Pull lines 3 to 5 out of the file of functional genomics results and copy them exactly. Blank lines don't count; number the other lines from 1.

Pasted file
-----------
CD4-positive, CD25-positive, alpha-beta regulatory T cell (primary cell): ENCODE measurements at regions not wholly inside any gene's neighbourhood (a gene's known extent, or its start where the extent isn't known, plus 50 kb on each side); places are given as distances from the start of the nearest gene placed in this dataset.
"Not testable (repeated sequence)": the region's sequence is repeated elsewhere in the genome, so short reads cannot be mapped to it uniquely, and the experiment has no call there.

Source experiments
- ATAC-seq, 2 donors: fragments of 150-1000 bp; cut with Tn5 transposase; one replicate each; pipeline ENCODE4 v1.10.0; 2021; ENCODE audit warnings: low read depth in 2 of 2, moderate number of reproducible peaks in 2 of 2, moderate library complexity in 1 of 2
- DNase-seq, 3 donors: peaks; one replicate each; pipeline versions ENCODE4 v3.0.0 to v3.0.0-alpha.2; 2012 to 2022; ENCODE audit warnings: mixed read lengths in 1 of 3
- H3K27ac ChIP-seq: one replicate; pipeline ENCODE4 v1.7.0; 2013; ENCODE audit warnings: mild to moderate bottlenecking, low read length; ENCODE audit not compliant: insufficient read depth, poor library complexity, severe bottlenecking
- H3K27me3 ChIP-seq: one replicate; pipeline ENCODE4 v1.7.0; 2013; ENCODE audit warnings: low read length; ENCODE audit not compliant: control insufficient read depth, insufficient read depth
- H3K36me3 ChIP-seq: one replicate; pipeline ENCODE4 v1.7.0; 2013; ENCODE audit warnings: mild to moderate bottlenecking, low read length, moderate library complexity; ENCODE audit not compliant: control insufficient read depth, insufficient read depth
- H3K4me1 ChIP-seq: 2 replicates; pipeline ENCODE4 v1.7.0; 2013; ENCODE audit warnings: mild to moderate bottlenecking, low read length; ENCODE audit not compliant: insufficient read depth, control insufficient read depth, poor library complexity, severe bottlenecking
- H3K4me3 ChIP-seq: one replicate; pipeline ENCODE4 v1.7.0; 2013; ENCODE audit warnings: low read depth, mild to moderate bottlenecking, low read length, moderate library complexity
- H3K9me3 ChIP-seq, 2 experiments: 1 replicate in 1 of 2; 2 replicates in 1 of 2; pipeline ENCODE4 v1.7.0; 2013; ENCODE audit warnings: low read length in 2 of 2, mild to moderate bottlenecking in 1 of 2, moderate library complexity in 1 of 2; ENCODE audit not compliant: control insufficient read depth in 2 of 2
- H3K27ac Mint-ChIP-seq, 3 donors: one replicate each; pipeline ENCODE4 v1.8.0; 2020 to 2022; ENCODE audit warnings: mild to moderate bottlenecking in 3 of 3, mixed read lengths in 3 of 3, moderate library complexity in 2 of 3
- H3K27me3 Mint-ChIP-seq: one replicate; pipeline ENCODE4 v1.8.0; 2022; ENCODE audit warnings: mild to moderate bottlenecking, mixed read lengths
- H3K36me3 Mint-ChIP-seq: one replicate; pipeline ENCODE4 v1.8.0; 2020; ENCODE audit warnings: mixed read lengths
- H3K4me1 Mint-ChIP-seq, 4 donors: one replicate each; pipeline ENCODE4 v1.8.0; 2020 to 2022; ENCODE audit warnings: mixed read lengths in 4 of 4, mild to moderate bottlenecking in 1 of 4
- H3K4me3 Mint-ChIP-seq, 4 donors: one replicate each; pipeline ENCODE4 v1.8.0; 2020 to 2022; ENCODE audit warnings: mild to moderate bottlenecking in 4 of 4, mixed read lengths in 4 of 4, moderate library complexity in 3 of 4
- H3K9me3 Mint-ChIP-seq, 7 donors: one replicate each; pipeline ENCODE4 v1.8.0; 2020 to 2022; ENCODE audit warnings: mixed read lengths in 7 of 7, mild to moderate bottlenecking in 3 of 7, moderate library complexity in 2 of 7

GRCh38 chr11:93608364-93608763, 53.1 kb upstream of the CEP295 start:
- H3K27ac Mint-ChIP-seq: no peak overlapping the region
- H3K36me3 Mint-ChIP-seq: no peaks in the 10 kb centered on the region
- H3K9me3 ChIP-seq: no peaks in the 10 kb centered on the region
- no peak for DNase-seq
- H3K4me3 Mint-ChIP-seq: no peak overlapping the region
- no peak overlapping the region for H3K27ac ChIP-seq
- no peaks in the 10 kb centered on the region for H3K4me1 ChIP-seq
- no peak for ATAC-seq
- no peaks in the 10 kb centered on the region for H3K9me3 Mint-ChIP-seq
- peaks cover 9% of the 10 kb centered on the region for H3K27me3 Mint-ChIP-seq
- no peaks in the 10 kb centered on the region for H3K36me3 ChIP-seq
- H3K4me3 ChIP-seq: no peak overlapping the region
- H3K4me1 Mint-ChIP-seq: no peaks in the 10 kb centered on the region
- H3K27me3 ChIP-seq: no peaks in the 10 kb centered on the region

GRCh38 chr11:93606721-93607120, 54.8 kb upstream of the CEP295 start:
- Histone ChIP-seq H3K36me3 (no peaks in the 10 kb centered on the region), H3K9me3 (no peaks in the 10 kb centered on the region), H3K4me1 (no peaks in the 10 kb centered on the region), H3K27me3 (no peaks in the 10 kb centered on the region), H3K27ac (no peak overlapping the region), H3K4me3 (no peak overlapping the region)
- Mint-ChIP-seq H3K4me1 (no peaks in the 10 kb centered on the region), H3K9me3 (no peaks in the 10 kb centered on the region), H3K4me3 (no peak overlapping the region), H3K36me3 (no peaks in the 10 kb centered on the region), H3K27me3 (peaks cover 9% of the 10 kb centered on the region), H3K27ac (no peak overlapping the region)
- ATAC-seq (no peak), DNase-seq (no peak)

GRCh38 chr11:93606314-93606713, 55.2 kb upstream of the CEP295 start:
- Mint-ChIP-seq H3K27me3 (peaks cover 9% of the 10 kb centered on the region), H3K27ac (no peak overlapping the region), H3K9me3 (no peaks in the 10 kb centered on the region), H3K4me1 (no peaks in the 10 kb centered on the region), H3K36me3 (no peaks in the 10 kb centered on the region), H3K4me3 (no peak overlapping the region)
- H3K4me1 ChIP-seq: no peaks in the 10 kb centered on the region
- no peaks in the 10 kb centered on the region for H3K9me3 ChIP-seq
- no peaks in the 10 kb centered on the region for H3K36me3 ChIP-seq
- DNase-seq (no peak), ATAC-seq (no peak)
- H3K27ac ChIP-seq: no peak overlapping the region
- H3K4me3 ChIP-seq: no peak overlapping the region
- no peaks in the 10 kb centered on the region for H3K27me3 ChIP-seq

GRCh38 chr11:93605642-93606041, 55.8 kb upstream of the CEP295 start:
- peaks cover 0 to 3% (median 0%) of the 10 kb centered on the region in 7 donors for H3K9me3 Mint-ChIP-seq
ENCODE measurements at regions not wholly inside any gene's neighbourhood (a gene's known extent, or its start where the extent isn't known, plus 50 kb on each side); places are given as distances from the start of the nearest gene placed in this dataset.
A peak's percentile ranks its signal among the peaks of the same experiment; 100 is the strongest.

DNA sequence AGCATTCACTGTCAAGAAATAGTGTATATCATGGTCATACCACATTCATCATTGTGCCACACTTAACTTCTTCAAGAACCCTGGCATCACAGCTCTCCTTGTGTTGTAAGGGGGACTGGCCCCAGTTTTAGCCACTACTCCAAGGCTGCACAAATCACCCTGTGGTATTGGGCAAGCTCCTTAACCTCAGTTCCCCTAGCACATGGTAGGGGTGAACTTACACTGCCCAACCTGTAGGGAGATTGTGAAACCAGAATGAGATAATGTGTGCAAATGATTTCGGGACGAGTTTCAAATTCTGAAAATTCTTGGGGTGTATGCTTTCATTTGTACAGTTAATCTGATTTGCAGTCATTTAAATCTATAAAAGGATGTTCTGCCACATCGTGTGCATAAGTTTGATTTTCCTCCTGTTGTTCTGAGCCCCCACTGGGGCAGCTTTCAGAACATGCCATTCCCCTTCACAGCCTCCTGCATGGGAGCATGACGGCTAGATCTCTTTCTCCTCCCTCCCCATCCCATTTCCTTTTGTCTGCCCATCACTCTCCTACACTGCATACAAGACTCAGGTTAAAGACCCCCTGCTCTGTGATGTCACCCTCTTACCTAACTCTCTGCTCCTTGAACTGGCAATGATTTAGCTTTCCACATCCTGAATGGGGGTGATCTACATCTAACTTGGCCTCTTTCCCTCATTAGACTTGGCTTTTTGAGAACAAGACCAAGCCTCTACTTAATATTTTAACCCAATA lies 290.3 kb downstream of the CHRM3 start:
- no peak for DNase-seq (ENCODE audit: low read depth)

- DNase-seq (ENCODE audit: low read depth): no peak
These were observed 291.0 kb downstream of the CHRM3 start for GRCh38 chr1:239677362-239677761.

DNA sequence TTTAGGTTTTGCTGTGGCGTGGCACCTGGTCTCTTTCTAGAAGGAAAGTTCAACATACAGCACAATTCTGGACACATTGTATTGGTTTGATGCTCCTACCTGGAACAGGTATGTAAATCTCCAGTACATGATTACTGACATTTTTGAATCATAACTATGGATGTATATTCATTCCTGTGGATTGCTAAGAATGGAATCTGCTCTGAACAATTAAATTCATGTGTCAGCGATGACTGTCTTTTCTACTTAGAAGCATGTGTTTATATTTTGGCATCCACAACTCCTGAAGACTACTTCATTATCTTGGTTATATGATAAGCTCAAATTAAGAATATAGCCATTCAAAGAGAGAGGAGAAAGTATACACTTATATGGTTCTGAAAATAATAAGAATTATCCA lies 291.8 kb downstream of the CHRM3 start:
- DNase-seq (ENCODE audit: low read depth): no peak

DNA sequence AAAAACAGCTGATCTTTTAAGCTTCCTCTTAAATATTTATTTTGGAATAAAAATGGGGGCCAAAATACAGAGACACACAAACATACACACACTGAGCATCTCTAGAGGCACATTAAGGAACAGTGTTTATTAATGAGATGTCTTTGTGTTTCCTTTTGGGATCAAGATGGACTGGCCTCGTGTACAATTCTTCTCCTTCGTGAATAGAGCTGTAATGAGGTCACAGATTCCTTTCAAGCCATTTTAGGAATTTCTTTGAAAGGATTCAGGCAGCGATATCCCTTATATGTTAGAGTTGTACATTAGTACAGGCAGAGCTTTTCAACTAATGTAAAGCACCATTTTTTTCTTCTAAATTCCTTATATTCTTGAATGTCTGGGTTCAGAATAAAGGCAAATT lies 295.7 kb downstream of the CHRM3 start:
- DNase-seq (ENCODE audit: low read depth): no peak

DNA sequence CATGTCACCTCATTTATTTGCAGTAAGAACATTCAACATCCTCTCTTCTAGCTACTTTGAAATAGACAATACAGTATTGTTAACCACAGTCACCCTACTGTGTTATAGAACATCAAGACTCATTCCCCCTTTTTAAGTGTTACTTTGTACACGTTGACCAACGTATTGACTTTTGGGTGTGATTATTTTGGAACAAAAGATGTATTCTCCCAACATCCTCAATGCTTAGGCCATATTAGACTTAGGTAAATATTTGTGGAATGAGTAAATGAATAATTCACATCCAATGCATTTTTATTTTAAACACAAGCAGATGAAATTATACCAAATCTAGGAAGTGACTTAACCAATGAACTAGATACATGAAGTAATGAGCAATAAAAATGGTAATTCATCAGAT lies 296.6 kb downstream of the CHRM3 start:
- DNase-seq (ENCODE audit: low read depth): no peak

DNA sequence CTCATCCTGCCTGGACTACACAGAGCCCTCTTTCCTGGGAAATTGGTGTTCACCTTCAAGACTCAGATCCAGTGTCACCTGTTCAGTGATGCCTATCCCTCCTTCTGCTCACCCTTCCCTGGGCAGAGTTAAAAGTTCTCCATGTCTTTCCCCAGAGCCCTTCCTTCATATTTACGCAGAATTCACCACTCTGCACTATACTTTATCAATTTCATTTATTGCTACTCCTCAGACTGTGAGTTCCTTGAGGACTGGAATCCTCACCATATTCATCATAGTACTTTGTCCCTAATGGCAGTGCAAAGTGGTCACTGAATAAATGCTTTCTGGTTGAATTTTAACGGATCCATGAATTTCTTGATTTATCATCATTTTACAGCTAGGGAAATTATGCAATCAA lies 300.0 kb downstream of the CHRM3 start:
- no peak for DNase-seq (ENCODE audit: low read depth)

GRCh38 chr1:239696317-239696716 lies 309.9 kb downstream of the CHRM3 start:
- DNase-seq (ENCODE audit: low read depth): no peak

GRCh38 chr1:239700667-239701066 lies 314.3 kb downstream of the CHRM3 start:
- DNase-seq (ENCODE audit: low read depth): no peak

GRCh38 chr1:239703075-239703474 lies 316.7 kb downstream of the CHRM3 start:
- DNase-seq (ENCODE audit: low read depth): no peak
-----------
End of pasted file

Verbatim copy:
Source experiments
- ATAC-seq, 2 donors: fragments of 150-1000 bp; cut with Tn5 transposase; one replicate each; pipeline ENCODE4 v1.10.0; 2021; ENCODE audit warnings: low read depth in 2 of 2, moderate number of reproducible peaks in 2 of 2, moderate library complexity in 1 of 2
- DNase-seq, 3 donors: peaks; one replicate each; pipeline versions ENCODE4 v3.0.0 to v3.0.0-alpha.2; 2012 to 2022; ENCODE audit warnings: mixed read lengths in 1 of 3